Toys 'R' Us CEO's Turnaround Plan: Become More Of A 'Toy Store,' Less Of A 'Garage Sale'
Dave Brandon is the CEO of Toys "R" Us, and he isn't happy at all with what he sees inside the retail locations.
According to a Bloomberg report, Brandon visited a Toys "R" Us store in Secaucus, New Jersey, and needed just five minutes before spotting problems. Specifically, the executive saw a small cardboard bin filled with $1 items that looked both messy and cheap.
The executive went on to describe the store as being more of a "garage sale" or a "dollar shop," certainly not the "toy store" it is supposed to be.
Browsing the aisles of the store revealed even deeper issues including empty shelves on a Friday afternoon.
Brandon, who told Bloomberg he has visited 200 stores since assuming top ranks at the company in 2015, also said that "this doesn't make me happy."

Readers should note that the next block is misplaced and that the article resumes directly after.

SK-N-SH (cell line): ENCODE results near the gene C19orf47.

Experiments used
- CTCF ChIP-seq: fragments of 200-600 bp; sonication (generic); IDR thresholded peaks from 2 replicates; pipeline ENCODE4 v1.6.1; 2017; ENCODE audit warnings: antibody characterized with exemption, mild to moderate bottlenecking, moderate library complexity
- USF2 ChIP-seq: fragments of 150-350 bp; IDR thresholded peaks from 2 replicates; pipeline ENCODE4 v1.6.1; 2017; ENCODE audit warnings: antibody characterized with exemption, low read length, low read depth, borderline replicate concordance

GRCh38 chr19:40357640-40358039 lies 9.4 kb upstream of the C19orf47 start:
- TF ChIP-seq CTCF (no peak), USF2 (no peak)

Toys "R" Us is owned by the private equity firms Bain Capital, KKR & Co. and Vornado Realty Trust and has to operate in an environment dominated by online retailers such as Amazon.com, Inc. (NASDAQ: AMZN) while simultaneously dealing with annual interest payments of close to $429 million.
Toys 'R' Us Just Isn't Fun
According to Brandon, consumers have no reason to visit its boring stores, and he wants this to change.
"The biggest change you are going to see over the next year is that we want to bring our toy stores to life," Brandon said. "I want kids to be dragging their parents to our stores because they want to see what's going on at Toys ‘R' Us this weekend."
Brandon's plan to bring stores alive include letting customers fly drones or play with Nerf blasters. Stores will also include departments dedicated toward one brand, such as Mattel, Inc. (NASDAQ: MAT)'s American Girl or Barbie.
In the meantime, Toys "R" Us has enough cash to finance a revamp of its store, and its next major loan payment isn't due until 2019. Toy makers will naturally be rooting for the chain's turnaround simply because Toys "R" Us' demise means Mattel and others would "be left at the mercy of mass merchants," which drive prices down.
"The toy business needs to have an anchor in the mind of the consumer," Isaac Larian, the CEO and founder of toy maker MGA Entertainment told Bloomberg. "If no Toys ‘R' Us, no toy business."
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